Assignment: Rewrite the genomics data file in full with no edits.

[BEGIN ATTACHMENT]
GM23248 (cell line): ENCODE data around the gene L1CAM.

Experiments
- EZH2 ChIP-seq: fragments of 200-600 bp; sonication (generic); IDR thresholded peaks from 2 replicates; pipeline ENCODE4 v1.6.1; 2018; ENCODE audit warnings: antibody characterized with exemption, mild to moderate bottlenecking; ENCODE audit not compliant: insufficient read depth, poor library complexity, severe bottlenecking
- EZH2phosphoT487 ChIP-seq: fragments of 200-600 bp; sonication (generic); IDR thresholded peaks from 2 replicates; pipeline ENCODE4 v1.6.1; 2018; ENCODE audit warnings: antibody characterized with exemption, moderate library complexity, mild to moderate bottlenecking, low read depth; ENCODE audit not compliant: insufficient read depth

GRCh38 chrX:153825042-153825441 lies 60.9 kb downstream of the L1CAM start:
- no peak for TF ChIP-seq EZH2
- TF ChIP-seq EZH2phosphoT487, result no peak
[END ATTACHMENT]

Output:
GM23248 (cell line): ENCODE data around the gene L1CAM.

Experiments
- EZH2 ChIP-seq: fragments of 200-600 bp; sonication (generic); IDR thresholded peaks from 2 replicates; pipeline ENCODE4 v1.6.1; 2018; ENCODE audit warnings: antibody characterized with exemption, mild to moderate bottlenecking; ENCODE audit not compliant: insufficient read depth, poor library complexity, severe bottlenecking
- EZH2phosphoT487 ChIP-seq: fragments of 200-600 bp; sonication (generic); IDR thresholded peaks from 2 replicates; pipeline ENCODE4 v1.6.1; 2018; ENCODE audit warnings: antibody characterized with exemption, moderate library complexity, mild to moderate bottlenecking, low read depth; ENCODE audit not compliant: insufficient read depth

GRCh38 chrX:153825042-153825441 lies 60.9 kb downstream of the L1CAM start:
- no peak for TF ChIP-seq EZH2
- TF ChIP-seq EZH2phosphoT487, result no peak